A small portion of the black bean & corn salad ($5) is a fine starter – intensely fresh and bright-tasting, thanks to a generous spritz of lime juice and a sprinkling of cilantro.

And kudos to the kitchen for treating beans with such care: the black beans are tender and creamy, comfort food from south of the border. (The restaurant is named for a Texas ghost town a few miles from the Rio Grande.)

You can’t go wrong with the pork belly chicharron ($9/$14) either. Too often, cracklings are deep fried and greasy, salty nibbles you can’t resist but soon regret. Not at Terlingua. Here the sautéed chicharron is a study in contrasts: crispy, scored skin covering a square of mild, juicy meat that’s drizzled with a fragrant hibiscus-infused honey. Bite into the pork and you can imagine yourself strolling through a market in Mexico (or ordering from a really good food truck). As if to underscore the juxtaposition of textures and flavors, the dish is served with a few leaves of green lettuce, tossed in a light vinaigrette. It tastes absolutely wonderful.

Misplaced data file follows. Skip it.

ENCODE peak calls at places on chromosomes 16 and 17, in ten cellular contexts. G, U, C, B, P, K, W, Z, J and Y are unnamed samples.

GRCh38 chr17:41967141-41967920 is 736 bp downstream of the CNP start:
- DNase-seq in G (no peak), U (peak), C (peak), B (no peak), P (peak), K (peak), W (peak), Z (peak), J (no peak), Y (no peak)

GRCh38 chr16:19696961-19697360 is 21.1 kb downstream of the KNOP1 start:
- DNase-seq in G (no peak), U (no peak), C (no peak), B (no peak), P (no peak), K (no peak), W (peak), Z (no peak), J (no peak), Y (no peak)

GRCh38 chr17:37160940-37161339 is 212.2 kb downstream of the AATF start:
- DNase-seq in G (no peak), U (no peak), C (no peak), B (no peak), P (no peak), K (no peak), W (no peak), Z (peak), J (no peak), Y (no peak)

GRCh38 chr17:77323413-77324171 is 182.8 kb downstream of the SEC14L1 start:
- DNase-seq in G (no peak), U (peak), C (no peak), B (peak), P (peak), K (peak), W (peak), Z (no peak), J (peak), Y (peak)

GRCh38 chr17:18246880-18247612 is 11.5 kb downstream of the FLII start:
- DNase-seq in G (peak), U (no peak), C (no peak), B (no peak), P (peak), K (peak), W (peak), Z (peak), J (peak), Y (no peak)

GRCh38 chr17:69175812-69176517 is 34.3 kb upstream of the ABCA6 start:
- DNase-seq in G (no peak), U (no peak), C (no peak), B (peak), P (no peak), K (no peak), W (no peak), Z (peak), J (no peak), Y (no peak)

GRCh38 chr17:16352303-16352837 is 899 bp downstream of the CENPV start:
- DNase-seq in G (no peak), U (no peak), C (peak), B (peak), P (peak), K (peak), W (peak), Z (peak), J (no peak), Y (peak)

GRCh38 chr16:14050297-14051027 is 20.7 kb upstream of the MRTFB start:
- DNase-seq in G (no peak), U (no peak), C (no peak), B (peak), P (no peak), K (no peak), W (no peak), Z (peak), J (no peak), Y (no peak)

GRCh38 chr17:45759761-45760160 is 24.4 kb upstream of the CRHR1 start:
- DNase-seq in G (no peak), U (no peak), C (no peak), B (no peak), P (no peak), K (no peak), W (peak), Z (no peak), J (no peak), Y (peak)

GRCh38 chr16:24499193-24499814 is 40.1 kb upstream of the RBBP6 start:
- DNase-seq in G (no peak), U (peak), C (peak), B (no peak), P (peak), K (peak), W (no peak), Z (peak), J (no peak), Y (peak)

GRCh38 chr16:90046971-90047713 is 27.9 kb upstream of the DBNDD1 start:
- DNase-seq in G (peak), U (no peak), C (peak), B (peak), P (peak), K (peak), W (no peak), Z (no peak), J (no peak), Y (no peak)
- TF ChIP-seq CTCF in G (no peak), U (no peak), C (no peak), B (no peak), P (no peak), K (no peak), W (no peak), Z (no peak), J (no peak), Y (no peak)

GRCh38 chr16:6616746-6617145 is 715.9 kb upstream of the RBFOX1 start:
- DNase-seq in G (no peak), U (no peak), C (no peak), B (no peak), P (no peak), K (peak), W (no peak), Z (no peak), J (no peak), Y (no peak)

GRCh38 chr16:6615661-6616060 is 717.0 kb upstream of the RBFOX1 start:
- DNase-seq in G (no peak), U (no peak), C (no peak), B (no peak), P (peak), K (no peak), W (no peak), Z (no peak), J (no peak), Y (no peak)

Was the kitchen as deft with other pork dishes? A smoky pork shoulder flavors a green chili studded with scallions, chunks of potatoes and corn, and topped with farmer’s cheese from Winter Hill Farm in Freeport. Terlingua takes chili seriously, roasting about 20 pounds of fresh Anaheims at a time and blending them into a rich vegetable stock for a dish that’s slightly sweet (thanks to the abundant corn) and spiced with plenty of pepper. While this pork was tasty, it could have used salt. There wasn’t any on the table, but our attentive waiter (the staff here is terrific) brought some quickly from the kitchen.

They were out of ribs the night we visited (Pliny Reynolds says, “We run out almost every night … they’re typically gone by 7 p.m.” So we tried the barbecued half-chicken ($17), rubbed with coffee, brown sugar and chili, and smoked for three hours over mesquite and oak. It’s simple and flavorful, not mopped with a heavy sauce (Terlingua offers a spicy vinegar-based sauce and a sweet barbecue sauce on the side) but pleasantly moist and tender. Note to self: next time head over early enough to nab some ribs.